The winter of 1916-1917 was passed in Melville Island by seventeen members of the Canadian Arctic Expedition. The expedition vessel, the Polar Bear, had failed to reach the island and we expected to live the winter entirely on fresh or dried musk-ox, reindeer, seal and bear meat. During the darkness of winter, however, our sleds got their steel shoeing worn out through a traveling party getting lost among some rocky hills where the sleds had to be dragged scores of miles, mainly over rock. This necessitated my sending a party in midwinter to Winter Harbor on the same island (where in the past several vessels have wintered) to see if they could find abandoned iron or steel and shoe the sleds for the spring work. Some of our people made another trip to the same place during the winter for a different purpose.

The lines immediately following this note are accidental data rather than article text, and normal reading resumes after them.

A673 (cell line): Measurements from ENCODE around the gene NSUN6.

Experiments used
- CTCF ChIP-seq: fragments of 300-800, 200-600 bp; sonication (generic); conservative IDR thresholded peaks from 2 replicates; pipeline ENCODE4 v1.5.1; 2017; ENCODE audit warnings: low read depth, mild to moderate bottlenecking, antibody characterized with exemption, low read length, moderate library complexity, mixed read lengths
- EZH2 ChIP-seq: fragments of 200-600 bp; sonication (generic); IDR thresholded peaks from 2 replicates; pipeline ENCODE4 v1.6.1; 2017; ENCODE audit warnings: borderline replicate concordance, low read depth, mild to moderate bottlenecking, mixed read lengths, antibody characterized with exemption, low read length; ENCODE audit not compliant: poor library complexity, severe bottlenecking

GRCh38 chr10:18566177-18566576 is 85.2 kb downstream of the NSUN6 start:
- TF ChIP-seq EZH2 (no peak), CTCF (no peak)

At Winter Harbor our men found, besides
STEFÁNSSON V. OBSERVATIONS ON THREE CASES OF SCURVY. JAMA. 1918;71(21):1715–1718. doi:https://doi.org/10.1001/jama.1918.02600470013006
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